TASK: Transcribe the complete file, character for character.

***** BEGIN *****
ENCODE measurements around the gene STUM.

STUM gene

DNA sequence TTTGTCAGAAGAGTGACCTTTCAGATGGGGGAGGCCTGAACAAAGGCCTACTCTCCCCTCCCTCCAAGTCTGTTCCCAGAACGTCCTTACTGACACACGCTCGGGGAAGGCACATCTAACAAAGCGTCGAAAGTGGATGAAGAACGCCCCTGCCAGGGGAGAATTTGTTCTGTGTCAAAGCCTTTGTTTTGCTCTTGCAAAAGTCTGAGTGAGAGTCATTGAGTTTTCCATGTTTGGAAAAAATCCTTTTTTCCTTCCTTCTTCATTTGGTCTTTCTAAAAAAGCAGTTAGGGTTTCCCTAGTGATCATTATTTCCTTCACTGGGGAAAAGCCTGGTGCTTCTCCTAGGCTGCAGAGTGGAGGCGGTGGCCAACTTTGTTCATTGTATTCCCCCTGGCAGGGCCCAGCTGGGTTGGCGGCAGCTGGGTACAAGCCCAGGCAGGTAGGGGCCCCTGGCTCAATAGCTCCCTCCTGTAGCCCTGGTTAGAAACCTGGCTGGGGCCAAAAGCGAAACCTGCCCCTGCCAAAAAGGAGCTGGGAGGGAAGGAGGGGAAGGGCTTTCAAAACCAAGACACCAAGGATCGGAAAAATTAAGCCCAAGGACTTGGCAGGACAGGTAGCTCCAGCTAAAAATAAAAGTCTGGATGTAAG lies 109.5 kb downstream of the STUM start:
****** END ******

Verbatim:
ENCODE measurements around the gene STUM.

STUM gene

DNA sequence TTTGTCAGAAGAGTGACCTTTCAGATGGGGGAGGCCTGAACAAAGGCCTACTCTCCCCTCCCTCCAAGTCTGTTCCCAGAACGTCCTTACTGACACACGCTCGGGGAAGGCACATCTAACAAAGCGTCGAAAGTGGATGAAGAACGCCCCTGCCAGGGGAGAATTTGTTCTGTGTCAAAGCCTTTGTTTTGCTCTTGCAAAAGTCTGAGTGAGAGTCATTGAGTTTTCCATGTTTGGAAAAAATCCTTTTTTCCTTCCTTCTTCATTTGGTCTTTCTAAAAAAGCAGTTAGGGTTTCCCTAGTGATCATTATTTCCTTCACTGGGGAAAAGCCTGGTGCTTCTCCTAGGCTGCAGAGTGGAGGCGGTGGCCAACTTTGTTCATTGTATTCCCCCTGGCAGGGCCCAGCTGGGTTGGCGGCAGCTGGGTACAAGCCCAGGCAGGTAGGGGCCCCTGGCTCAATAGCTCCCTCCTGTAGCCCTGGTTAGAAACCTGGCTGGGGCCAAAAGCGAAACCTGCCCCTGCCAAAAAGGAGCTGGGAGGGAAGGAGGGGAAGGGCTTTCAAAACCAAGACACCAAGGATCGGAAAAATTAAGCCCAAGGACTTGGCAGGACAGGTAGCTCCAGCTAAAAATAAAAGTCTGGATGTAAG lies 109.5 kb downstream of the STUM start: